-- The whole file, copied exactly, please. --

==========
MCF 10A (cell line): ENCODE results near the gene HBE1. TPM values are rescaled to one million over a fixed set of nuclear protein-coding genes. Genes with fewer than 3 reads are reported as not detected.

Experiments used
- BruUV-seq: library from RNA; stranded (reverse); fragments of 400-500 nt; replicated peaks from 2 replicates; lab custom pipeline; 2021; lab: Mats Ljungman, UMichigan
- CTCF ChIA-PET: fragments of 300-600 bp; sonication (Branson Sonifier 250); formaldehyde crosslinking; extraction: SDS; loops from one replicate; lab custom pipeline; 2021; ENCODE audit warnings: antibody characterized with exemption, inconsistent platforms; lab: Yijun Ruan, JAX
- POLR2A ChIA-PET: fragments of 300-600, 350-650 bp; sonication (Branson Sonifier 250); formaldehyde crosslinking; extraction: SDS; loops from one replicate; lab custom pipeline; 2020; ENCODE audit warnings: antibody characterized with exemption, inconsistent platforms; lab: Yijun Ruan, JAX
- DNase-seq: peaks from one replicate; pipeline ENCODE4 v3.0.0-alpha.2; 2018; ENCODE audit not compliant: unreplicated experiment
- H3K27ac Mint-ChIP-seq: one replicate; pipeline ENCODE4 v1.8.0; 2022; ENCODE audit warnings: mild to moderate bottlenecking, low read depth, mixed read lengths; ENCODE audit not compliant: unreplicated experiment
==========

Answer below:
MCF 10A (cell line): ENCODE results near the gene HBE1. TPM values are rescaled to one million over a fixed set of nuclear protein-coding genes. Genes with fewer than 3 reads are reported as not detected.

Experiments used
- BruUV-seq: library from RNA; stranded (reverse); fragments of 400-500 nt; replicated peaks from 2 replicates; lab custom pipeline; 2021; lab: Mats Ljungman, UMichigan
- CTCF ChIA-PET: fragments of 300-600 bp; sonication (Branson Sonifier 250); formaldehyde crosslinking; extraction: SDS; loops from one replicate; lab custom pipeline; 2021; ENCODE audit warnings: antibody characterized with exemption, inconsistent platforms; lab: Yijun Ruan, JAX
- POLR2A ChIA-PET: fragments of 300-600, 350-650 bp; sonication (Branson Sonifier 250); formaldehyde crosslinking; extraction: SDS; loops from one replicate; lab custom pipeline; 2020; ENCODE audit warnings: antibody characterized with exemption, inconsistent platforms; lab: Yijun Ruan, JAX
- DNase-seq: peaks from one replicate; pipeline ENCODE4 v3.0.0-alpha.2; 2018; ENCODE audit not compliant: unreplicated experiment
- H3K27ac Mint-ChIP-seq: one replicate; pipeline ENCODE4 v1.8.0; 2022; ENCODE audit warnings: mild to moderate bottlenecking, low read depth, mixed read lengths; ENCODE audit not compliant: unreplicated experiment